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AIE-doped poly(ionic liquid) photonic spheres: a single sphere-based customizable sensing platform for the discrimination of multi-analytes

Wanlin Zhang a, Ning Gao a, Jiecheng Cui a, Chen Wang a, Shiqiang Wang a, Guanxin Zhang b, Xiaobiao Dong b, Deqing Zhang *b and Guangtao Li *a
aDepartment of Chemistry, Key Lab of Organic Optoelectronics and Molecular Engineering, Tsinghua University, Beijing 100084, P. R. China. E-mail: lgt@mail.tsinghua.edu.cn
bInstitute of Chemistry, Chinese Academy of Sciences, Beijing 100190, P. R. China. E-mail: dqzhang@iccas.ac.cn

Received 29th May 2017 , Accepted 29th June 2017

First published on 30th June 2017


By simultaneously exploiting the unique properties of ionic liquids and aggregation-induced emission (AIE) luminogens, as well as photonic structures, a novel customizable sensing system for multi-analytes was developed based on a single AIE-doped poly(ionic liquid) photonic sphere. It was found that due to the extraordinary multiple intermolecular interactions involved in the ionic liquid units, one single sphere could differentially interact with broader classes of analytes, thus generating response patterns with remarkable diversity. Moreover, the optical properties of both the AIE luminogen and photonic structure integrated in the poly(ionic liquid) sphere provide multidimensional signal channels for transducing the involved recognition process in a complementary manner and the acquisition of abundant and sufficient sensing information could be easily achieved on only one sphere sensor element. More importantly, the sensing performance of our poly(ionic liquid) photonic sphere is designable and customizable through a simple ion-exchange reaction and target-oriented multi-analyte sensing can be conveniently realized using a selective receptor species, such as counterions, showing great flexibility and extendibility. The power of our single sphere-based customizable sensing system was exemplified by the successful on-demand detection and discrimination of four multi-analyte challenge systems: all 20 natural amino acids, nine important phosphate derivatives, ten metal ions and three pairs of enantiomers. To further demonstrate the potential of our spheres for real-life application, 20 amino acids in human urine and their 26 unprecedented complex mixtures were also discriminated between by the single sphere-based array.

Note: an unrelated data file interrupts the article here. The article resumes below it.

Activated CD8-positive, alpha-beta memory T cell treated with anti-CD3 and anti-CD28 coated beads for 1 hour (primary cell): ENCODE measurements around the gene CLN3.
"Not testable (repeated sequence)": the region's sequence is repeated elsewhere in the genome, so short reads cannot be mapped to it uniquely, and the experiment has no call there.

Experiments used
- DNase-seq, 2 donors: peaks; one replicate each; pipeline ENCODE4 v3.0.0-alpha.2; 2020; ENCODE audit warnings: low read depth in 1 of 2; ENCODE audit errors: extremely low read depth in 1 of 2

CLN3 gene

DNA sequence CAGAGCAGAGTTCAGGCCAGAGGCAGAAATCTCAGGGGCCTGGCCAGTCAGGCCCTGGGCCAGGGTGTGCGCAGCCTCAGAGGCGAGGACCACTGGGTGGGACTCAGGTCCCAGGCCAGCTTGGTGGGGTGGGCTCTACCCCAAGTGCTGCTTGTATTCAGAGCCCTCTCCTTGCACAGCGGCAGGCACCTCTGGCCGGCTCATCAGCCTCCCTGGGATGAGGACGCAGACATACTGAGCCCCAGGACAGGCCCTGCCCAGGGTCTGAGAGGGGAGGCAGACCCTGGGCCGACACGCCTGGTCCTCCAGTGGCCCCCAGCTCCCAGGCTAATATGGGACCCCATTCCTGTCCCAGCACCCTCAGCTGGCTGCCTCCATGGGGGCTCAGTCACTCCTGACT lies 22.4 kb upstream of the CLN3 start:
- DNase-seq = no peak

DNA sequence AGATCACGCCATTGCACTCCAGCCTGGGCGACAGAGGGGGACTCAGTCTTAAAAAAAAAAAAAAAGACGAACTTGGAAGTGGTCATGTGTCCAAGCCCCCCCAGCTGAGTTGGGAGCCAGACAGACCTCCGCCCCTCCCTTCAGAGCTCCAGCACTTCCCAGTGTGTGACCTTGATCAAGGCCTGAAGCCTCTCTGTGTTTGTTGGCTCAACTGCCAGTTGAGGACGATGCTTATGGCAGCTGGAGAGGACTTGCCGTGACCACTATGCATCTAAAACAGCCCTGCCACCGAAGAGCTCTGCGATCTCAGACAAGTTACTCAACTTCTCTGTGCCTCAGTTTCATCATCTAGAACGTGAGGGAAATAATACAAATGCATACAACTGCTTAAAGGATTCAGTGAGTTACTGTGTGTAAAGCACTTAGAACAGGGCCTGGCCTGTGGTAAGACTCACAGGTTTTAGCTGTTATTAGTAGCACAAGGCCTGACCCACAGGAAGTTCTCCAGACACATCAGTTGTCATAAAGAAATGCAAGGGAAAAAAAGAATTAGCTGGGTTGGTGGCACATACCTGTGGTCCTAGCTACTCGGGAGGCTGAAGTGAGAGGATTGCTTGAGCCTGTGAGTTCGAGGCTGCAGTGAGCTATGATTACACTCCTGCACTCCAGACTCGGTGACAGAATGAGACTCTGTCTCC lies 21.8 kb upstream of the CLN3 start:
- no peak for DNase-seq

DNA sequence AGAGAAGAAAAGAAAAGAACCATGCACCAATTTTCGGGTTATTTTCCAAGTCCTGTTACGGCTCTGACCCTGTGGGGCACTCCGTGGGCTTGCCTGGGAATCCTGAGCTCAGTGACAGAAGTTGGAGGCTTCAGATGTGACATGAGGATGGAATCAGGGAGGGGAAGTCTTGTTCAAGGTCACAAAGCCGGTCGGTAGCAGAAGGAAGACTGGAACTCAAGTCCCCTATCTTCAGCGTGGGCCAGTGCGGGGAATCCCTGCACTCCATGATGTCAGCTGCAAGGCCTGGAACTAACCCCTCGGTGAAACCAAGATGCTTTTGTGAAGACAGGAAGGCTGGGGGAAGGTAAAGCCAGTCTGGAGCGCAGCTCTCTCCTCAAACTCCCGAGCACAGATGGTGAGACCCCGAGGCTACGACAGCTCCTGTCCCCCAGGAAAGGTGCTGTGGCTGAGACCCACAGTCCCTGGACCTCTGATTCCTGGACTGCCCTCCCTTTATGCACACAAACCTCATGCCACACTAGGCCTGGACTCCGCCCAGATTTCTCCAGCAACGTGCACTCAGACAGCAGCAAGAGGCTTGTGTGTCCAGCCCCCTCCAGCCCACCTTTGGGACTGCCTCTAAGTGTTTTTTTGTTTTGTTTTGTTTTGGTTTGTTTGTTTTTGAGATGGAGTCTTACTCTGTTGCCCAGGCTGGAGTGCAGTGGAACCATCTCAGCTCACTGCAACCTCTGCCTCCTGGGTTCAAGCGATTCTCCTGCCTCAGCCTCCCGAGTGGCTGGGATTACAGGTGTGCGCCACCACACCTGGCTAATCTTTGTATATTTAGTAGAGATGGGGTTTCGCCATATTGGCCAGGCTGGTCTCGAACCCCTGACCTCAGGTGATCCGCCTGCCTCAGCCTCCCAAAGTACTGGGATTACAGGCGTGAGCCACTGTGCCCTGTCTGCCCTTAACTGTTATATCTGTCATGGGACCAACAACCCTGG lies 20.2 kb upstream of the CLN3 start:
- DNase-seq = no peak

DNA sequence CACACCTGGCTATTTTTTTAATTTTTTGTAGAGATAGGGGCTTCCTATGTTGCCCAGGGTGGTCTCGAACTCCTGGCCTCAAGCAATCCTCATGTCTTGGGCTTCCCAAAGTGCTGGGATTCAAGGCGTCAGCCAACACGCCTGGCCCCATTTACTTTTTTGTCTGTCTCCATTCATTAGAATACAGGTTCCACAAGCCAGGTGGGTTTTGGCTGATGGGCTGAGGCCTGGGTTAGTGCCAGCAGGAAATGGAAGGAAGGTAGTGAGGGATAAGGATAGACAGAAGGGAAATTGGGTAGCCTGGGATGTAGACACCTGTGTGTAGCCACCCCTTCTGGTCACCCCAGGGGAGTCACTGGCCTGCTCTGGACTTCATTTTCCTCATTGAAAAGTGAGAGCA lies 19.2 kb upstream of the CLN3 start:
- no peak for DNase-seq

Introduction

Differential sensing has emerged as an effective and powerful tool for multi-analyte detection and discrimination, especially in complex mixtures. In comparison to traditional “lock-and-key” based molecular sensing, where a highly specific receptor with strong affinity is required, the approach of differential sensing relies on fingerprint information collected from the interaction of an individual analyte or complex mixtures with an array of cross-reactive receptors and their resulting characteristic response patterns.1 Obviously, for the successful implementation of differential sensing, the “ideal” strategy to develop a desired sensing array should possess the following favorable features. Firstly, a sufficient number of receptors or sensing elements with different selectivities should be rapidly and conveniently generated through the devised method. Secondly, the collected sensing elements should exhibit high diversity after interacting with multi-analytes, hence allowing more information to be extracted for the discrimination and identification of the target analytes. Ideally, a single element should provide sufficient sensing information and serve as a virtual sensor array to realize the miniaturization of a constructed sensing device.2 Thirdly, as an attractive feature, the universal applicability or broad utility of the created array is also highly desirable. Thus, the array is expected to be a sensing platform with high flexibility and extendibility that can be facilely tailored and customized for the discrimination of a broad spectrum of multi-analytes. Finally, the used sensing protocol should be handy. Over the past few years, numerous strategies for creating sensor arrays have been developed and successfully employed for the detection and discrimination of various important analytes.3–9 Although great progress has been made in differential sensing, the reported strategies with all of the desired features mentioned above are still limited.